The euro fell to a one-week low last Thursday after weak manufacturing surveys in Europe raised concerns about an economy struggling to gain traction before the long Easter weekend.
Activity in Germany’s manufacturing sector shrank for a fourth straight month in April, while a similar survey from France also painted a bleak picture.
“Investors are worried about the health of the global economy and the eurozone and the fortunes of the euro are closely tied with that,” said Ricardo Evangelista, a senior analyst at ActivTrades in London.
The single currency was up as much as 0.1 percent before the data but fell 0.4 percent to its lowest level since April 10 to US$1.1244 after the data releases.
A week ago, European Central Bank President Mario Draghi raised the prospect of more support for the struggling euro zone economy if its slowdown persist.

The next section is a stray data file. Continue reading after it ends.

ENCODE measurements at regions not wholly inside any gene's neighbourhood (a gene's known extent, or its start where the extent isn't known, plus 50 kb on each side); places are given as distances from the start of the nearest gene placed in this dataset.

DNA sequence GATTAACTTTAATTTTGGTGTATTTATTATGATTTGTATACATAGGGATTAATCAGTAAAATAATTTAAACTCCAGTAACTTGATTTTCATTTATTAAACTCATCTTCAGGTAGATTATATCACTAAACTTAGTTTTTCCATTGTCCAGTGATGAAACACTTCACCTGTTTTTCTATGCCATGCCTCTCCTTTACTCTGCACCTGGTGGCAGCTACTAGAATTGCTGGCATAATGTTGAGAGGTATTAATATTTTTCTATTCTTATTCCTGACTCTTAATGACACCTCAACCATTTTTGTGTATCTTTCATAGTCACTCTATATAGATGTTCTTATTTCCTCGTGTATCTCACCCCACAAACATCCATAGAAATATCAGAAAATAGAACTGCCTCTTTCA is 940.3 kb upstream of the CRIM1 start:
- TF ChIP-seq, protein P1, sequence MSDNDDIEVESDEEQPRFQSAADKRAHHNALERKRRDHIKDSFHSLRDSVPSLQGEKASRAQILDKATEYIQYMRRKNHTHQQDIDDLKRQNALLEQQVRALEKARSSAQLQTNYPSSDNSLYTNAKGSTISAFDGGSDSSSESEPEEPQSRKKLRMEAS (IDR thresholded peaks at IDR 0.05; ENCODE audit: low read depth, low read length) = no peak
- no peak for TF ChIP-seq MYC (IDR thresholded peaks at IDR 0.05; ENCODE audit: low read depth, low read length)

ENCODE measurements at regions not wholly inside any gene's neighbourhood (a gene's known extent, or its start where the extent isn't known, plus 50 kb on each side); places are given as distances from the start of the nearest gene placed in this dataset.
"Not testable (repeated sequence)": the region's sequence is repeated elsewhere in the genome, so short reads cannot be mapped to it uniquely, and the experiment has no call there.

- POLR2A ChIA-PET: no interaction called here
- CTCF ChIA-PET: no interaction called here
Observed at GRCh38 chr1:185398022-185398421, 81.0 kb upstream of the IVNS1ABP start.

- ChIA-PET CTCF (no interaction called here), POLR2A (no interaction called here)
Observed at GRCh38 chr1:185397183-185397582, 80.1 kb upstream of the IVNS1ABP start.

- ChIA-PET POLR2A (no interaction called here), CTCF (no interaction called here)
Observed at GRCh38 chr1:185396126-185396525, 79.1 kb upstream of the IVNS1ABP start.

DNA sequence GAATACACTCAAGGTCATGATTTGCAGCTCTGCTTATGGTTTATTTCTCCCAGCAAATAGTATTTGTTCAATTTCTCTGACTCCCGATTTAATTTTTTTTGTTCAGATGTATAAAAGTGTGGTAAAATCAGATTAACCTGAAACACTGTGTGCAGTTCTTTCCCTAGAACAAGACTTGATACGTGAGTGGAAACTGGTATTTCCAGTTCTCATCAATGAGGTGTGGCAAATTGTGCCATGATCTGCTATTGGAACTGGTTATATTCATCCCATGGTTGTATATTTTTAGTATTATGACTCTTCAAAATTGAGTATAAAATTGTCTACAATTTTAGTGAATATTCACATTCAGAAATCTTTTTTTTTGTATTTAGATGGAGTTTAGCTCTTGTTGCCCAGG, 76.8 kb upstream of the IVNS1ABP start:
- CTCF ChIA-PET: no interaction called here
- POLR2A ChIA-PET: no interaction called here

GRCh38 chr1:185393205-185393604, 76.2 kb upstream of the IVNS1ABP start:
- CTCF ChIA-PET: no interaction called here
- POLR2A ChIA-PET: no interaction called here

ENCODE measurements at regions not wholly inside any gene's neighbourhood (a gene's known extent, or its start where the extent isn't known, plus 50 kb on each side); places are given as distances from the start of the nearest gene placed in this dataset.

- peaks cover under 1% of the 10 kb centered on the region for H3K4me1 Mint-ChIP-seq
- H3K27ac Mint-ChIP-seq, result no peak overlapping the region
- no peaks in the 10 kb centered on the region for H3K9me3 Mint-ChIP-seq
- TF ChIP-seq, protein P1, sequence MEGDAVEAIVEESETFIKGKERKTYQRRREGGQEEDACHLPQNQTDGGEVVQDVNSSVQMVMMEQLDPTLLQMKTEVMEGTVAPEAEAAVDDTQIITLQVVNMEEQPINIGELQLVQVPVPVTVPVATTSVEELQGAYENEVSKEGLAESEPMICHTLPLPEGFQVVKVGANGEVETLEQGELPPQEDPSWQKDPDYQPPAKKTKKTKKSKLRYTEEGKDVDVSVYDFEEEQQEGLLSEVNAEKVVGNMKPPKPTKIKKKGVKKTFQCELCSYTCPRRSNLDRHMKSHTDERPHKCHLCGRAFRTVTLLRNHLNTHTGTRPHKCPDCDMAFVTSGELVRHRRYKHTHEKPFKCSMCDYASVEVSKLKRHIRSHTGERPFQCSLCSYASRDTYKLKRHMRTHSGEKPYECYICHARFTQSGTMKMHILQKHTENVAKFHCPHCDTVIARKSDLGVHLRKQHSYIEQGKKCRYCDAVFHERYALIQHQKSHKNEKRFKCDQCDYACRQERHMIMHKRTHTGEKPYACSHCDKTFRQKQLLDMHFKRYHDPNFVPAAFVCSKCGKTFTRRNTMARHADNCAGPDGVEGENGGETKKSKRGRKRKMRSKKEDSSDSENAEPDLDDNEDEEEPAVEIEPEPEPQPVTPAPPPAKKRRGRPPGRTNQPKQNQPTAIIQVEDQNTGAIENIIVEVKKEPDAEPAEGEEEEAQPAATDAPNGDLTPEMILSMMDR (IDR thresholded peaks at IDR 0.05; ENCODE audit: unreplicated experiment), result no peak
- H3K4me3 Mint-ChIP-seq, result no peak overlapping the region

But the prospects of more stimulus has failed to lift the general gloom over the euro’s outlook.
The euro was still more than 2 percent below a 2019 high of US$1.157. Investors have cut their holdings of the currency, with net short bets at their highest in more than two years, according to latest positioning data.
The euro’s decline comes amid a general drop in currency market volatility. A JP Morgan volatility index was near 2008 lows.
The dollar index against a basket of six major currencies was nearly flat at 97.051, after dipping 0.05 percent the previous day.
Commodity-linked currencies sagged after a surge in crude oil prices ran out of steam.
The Australian dollar was flat at US$0.7179 after briefly popping above US$0.72 on strong jobs data for March.